I believe that a good domain name is an important success factor in building and launching consumer web services. It's not in my top ten but it could be. It's certainly something we think about a lot when making investments and working with companies post investment.
A number of our portfolio companies have acquired their domain names in connection with or shortly after our investment. Del.icio.us purchased Delicious.com with some of the proceeds of our investment. Foursquare purchased Foursquare.com with some of the proceeds of our investment (they launched with playfoursquare.com). We've advised and assisted a number of our portfolio companies in this effort.
A good domain name is short and memorable. It doesn't need to mean anything. Etsy is a good example of this. The word etsy doesn't have any meaning in the english language. But it is short, memorable, and fits well for a handmade marketplace. As a marketing person once told me "find a name that means nothing and inject your meaning and brand into it." All you need to do is a google search on Etsy to see that is what they've done with that word.
I remember walking home one afternoon from the office on the phone with Mark Pincus. He had launched texas hold'em on Facebook operating under the name Presidio Media. We were talking about what he should call the company. He knew it needed to be a consumer brand. He said "Domains are so hard and expensive. I'd like to use a name I already own." And he preceded to list a bunch of names he owned. He stopped at zynga.com which was his dog's name. I said "you own the .com of your dog's name?" He said "of course I do." I told him I liked the idea of naming the company after his dog and it had the added benefit of being a short and catchy name. He agreed it was a good idea. A few weeks later, after thinking about it some more, running it by a bunch more people, that was the name Mark chose. It is a fantastic name and brand.
That conversation with Mark was in the summer/fall of 2007. Since then domains only gotten harder and more expensive. We've noticed the average price of a good domain has risen fairly dramatically in the past year. We used to advise companies to spend $10k or less on a domain, then we upped that recommendation to $25k. We recently upped it again to $50k. I suspect domain prices and pre-money valuations of newly launched startups are highly corrrelated.
Here are some suggestions on finding and buying a domain name:
– Don't obsess about getting a name that is descriptive. It's great to be Kickstarter if you are buidling a funding platform for creative ideas but it is not required. Do focus on a word that is short, catchy, and memorable.
– If you own a domain that can work, give it serious consideration. You'll save yourself a ton of pain and agony.
– Be prepared to pay up for a good domain. It is very unlikely that you'll find a great domain name these days for less than $10k. And it could cost a lot more.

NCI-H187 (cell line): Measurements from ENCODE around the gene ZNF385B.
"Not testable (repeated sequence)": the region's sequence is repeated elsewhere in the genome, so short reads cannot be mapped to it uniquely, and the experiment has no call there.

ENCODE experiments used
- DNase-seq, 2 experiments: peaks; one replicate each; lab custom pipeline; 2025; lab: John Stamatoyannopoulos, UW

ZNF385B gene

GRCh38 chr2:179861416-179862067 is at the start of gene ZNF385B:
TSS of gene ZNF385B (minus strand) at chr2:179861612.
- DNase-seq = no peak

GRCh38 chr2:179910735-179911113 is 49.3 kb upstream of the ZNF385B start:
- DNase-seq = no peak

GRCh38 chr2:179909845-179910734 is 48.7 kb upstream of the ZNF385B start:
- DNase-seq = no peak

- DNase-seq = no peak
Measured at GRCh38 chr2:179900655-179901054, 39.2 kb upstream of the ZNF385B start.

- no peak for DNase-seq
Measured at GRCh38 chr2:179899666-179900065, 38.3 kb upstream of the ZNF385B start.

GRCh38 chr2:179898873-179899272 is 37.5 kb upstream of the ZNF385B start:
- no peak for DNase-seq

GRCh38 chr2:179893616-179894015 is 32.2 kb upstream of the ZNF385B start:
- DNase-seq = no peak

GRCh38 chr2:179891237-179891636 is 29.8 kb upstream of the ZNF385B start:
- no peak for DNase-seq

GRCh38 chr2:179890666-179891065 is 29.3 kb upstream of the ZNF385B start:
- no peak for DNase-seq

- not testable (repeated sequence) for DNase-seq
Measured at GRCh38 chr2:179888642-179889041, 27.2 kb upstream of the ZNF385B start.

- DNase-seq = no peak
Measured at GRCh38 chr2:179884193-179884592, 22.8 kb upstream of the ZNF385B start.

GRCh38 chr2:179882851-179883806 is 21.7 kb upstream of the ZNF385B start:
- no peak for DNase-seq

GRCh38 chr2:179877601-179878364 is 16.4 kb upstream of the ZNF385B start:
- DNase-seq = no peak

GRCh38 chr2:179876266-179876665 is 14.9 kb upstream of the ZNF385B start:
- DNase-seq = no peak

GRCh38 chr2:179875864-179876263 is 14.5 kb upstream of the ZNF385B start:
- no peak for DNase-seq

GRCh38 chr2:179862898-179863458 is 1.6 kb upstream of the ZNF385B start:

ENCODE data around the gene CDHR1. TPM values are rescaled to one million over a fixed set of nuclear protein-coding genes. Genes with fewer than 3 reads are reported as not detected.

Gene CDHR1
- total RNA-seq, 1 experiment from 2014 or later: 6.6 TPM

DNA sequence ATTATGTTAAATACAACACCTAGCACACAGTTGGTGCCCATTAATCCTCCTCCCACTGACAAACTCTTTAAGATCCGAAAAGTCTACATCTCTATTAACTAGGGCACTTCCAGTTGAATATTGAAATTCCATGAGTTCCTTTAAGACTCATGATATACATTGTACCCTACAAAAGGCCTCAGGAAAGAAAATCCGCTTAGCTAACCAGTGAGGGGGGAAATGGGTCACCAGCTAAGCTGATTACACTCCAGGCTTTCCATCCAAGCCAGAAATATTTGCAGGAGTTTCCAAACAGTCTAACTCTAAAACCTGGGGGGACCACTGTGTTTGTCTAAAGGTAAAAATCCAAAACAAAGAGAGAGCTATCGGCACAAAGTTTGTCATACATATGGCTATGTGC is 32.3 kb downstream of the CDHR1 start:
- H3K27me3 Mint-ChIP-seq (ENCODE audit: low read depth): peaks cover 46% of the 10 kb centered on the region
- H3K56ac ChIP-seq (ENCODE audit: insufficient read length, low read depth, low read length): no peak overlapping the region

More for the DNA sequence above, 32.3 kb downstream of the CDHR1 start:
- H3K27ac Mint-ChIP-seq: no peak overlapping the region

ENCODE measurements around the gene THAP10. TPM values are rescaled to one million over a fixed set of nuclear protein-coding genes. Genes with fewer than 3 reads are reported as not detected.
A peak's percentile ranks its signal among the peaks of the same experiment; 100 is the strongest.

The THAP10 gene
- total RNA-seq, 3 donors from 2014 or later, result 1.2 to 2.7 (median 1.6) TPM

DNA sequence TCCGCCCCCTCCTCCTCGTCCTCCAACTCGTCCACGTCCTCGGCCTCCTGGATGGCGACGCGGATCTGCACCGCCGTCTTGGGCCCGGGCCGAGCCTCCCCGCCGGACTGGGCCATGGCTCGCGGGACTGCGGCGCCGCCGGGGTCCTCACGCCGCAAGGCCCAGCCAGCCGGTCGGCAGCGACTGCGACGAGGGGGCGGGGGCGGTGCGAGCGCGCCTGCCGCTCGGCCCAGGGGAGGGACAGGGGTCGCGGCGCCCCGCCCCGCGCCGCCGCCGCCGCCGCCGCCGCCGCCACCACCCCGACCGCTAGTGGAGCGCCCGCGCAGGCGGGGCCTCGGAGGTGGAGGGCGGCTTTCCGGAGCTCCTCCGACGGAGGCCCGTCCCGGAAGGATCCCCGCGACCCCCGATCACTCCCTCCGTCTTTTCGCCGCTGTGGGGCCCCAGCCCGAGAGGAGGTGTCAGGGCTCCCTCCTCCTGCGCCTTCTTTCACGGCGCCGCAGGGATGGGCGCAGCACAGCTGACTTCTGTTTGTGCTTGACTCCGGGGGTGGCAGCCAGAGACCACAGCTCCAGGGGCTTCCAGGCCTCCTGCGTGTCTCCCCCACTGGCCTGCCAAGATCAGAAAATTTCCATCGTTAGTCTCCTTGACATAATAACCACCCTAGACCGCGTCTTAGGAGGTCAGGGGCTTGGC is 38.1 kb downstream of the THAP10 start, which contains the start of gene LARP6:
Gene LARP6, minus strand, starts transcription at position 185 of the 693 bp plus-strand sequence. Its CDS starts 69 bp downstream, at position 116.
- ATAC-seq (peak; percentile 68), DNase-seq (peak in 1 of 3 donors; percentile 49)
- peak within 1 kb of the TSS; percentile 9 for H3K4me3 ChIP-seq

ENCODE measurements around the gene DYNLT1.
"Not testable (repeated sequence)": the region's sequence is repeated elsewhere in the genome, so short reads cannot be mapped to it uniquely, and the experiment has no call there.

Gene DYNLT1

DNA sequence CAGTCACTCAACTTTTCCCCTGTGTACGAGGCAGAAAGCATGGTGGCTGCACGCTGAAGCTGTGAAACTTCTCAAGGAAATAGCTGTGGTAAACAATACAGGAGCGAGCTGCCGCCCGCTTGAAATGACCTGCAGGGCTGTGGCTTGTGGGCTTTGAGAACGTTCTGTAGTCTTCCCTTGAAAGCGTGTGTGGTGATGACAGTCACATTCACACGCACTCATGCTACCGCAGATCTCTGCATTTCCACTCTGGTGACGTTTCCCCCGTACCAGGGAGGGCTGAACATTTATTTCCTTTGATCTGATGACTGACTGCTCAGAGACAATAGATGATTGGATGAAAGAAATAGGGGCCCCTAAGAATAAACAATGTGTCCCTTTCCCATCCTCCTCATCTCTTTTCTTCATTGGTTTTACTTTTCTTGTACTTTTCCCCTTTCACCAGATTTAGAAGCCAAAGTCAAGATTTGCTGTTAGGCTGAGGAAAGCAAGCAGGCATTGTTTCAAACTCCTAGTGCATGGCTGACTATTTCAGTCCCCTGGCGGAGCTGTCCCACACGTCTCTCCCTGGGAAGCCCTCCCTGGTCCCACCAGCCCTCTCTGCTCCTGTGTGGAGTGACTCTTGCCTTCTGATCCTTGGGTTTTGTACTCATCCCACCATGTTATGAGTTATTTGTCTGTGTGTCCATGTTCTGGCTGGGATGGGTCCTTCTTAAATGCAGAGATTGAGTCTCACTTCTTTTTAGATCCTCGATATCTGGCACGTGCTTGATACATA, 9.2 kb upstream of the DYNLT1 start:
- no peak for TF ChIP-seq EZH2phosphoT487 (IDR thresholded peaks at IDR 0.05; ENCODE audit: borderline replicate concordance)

– Think about rent to own. My friend Jamie Siminoff is a proponent of this approach and he clued me into it a few years ago. If you find a great domain that you can't afford but you absolutely love, you can often rent it for a few years with an option to buy it at any time. Let's say you are launching a website to buy boats online and the person who owns boats.com wants $100k for it. There's no way you can afford it right now. But the owner is willing to charge you $5k per year for it and will let you buy it anytime over the next three years for $100k. You do it because you figure that in three years, you'll be selling 10s of millions of dollars of boats and your business will be worth 10s of millions and $100k will be easy to raise for not a lot of dilution. And if you don't sell any boats online then you don't need the domain and it didn't cost you much.
– Think about offering equity instead of cash. Many owners of sought after domains have this idea that their domains are going to be worth millions some day. And who knows, they might be right. So it is hard to pry the domain out of their hands. The one thing you have that might be worth millions some day is the equity in your company. If you have a hot company (like foursquare was when it purchased foursquare.com), you might be able to trade some equity for the domain.
– Find an intermediary. We've used a few different intermediaries and played that role ourselves. Eric Friedman, who worked at USV and now works at Foursquare, was a very useful intermediary in a number of transactions. There are also a few lawyers we know who specialize in this kind of transaction and are very experienced and skilled at procuring domains. A neutral third party who can hide the identity of the buyer is often very helpful in domain transactions.
This whole exercise in finding and buying a domain is a huge pain in the rear. I've seen startups spend endless hours on it. It is an important issue, particularly for consumer web startups, and it is worth getting it right. But there is also a limit to how much time and money you want to spend on this effort. Remember that a name is what you inject into it over time. So don't let getting the perfect name be the enemy of getting a really good one.
Correction: The Zynga story in this post is not quite right. Here is the correct story straight from Mark: "I did not own zinga.com, her real name. I had tried and failed to buy that domain for 8 years. One of our engineers had the idea to spell it as zynga so we could get the domain."